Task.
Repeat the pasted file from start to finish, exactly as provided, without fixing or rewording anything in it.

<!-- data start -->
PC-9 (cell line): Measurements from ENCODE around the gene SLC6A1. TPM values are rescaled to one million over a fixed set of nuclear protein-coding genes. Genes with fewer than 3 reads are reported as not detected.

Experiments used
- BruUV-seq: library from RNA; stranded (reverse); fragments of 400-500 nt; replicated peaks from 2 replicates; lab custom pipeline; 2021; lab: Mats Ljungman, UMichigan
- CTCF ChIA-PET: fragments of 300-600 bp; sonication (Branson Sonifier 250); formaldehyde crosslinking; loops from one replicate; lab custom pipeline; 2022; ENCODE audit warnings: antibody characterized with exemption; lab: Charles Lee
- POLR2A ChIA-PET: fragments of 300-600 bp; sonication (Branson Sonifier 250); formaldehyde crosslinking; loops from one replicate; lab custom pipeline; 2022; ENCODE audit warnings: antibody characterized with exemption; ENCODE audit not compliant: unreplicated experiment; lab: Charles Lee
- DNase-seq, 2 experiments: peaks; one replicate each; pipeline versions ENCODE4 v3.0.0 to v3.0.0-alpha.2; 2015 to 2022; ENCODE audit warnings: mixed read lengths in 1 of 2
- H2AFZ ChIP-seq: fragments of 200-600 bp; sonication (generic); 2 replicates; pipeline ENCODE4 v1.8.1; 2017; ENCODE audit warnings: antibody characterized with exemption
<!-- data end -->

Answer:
PC-9 (cell line): Measurements from ENCODE around the gene SLC6A1. TPM values are rescaled to one million over a fixed set of nuclear protein-coding genes. Genes with fewer than 3 reads are reported as not detected.

Experiments used
- BruUV-seq: library from RNA; stranded (reverse); fragments of 400-500 nt; replicated peaks from 2 replicates; lab custom pipeline; 2021; lab: Mats Ljungman, UMichigan
- CTCF ChIA-PET: fragments of 300-600 bp; sonication (Branson Sonifier 250); formaldehyde crosslinking; loops from one replicate; lab custom pipeline; 2022; ENCODE audit warnings: antibody characterized with exemption; lab: Charles Lee
- POLR2A ChIA-PET: fragments of 300-600 bp; sonication (Branson Sonifier 250); formaldehyde crosslinking; loops from one replicate; lab custom pipeline; 2022; ENCODE audit warnings: antibody characterized with exemption; ENCODE audit not compliant: unreplicated experiment; lab: Charles Lee
- DNase-seq, 2 experiments: peaks; one replicate each; pipeline versions ENCODE4 v3.0.0 to v3.0.0-alpha.2; 2015 to 2022; ENCODE audit warnings: mixed read lengths in 1 of 2
- H2AFZ ChIP-seq: fragments of 200-600 bp; sonication (generic); 2 replicates; pipeline ENCODE4 v1.8.1; 2017; ENCODE audit warnings: antibody characterized with exemption